Definition of measurable in English:

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Pronunciation: /ˈmɛʒ(ə)rəb(ə)l/


1Able to be measured: objectives should be measurable and achievable
More example sentences
  • He believed in having goals that were achievable and measurable, and he believed that you needed to be prepared in order to do what you set out to do.
  • In order to be worthwhile, your objectives must be Smart - simple, measurable, achievable, realistic and timely.
  • Because computers produce a readily measurable output in units of computational power or memory capacity, it is a sector of the economy that readily lends itself to this kind of analysis.
1.1Large enough to be measured; noticeable: a small but measurable improvement in behaviour
More example sentences
  • The upshot of all this stuff is that customers will notice quite measurable differences in latency and bandwidth improvements in networking on existing machines.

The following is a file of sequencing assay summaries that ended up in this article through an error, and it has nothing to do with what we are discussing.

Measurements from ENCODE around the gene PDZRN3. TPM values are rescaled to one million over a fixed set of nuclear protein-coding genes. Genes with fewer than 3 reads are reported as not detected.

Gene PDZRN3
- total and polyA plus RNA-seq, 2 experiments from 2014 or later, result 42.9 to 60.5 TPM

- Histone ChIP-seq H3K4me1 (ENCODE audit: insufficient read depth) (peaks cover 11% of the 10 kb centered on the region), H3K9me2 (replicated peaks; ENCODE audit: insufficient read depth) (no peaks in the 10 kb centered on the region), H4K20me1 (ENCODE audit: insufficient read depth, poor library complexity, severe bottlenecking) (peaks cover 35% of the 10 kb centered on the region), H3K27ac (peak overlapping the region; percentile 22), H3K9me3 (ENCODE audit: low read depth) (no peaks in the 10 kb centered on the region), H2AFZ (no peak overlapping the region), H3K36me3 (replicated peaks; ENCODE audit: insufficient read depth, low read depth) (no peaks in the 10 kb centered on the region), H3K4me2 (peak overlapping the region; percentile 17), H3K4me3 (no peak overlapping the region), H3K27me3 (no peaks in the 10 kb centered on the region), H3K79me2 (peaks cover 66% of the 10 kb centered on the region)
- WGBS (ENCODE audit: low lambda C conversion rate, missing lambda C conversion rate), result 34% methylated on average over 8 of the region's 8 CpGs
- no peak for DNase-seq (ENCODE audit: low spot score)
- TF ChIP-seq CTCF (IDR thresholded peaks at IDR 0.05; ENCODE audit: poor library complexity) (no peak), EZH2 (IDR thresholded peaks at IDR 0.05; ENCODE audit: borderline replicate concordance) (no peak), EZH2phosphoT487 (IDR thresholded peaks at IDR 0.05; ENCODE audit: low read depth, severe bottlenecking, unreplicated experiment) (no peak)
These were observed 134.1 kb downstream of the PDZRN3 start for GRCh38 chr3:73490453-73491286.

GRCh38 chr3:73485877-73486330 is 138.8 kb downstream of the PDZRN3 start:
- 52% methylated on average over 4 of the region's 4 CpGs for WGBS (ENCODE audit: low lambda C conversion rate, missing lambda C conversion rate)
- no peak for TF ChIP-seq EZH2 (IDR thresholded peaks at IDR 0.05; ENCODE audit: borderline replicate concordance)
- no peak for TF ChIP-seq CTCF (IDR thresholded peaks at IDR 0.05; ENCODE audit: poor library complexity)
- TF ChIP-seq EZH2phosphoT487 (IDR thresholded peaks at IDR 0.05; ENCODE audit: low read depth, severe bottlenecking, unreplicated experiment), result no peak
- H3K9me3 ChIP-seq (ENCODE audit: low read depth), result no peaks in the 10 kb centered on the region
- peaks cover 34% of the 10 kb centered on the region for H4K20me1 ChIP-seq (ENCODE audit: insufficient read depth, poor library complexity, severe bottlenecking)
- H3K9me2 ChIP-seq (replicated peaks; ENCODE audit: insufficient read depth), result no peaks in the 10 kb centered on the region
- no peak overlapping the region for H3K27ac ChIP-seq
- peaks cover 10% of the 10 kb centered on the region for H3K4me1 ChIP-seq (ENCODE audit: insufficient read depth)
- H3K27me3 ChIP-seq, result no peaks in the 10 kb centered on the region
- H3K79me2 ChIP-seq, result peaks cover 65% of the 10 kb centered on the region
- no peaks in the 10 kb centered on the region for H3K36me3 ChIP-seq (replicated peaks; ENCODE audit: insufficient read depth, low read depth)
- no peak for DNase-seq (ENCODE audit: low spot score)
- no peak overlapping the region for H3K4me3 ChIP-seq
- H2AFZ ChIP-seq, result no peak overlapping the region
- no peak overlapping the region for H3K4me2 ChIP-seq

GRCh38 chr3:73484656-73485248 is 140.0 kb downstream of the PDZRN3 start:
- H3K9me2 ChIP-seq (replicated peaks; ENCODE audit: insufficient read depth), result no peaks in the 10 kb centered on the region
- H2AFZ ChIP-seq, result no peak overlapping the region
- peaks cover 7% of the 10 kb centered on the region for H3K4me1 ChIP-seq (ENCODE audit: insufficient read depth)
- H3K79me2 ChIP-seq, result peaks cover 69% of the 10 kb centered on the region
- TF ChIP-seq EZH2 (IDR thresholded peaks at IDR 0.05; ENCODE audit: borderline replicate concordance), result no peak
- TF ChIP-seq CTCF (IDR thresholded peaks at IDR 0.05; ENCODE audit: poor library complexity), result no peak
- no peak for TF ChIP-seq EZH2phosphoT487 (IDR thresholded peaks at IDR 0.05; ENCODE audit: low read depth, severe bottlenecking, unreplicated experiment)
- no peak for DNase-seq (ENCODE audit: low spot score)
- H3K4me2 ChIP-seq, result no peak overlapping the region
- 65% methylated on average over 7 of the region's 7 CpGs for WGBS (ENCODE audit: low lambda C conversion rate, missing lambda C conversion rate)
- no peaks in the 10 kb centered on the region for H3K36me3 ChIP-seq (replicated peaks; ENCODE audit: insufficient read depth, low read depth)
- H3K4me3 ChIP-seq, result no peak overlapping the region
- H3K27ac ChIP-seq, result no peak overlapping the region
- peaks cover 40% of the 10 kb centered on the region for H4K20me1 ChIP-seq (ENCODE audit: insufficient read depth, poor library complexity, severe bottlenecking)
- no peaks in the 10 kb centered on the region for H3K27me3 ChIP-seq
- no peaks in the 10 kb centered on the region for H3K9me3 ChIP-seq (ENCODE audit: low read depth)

• Initially, the results were measurable, but not noticeable, improvements in performance.
  • However, I didn't notice any measurable difference in temperature inside the case.
appreciable, noticeable, significant, visible, tangible, perceptible, obvious, striking, material, moderate, reasonable



Pronunciation: /mɛʒ(ə)rəˈbɪlɪti/
Example sentences
  • Lengths and thicknesses are instances of simple material natures, and measurability in units is one of the ‘common natures’.
  • Greater accountability leads to greater measurability of impact.
  • We will consider here four important criteria: usefulness to a company's marketing planning; size of the resulting segments; their measurability; and accessibility.


Pronunciation: /ˈmɛʒ(ə)rəbli/
[as submodifier]: the company’s performance was measurably better
More example sentences
  • It is possible that the long-run and short-run effects of policy are measurably different.
  • The scene in the basement had deteriorated measurably.
  • Can they be effectively taught and measurably improved?


Middle English (in the sense 'moderate'): from Old French mesurable, from late Latin mensurabilis, from Latin mensurare 'to measure'.

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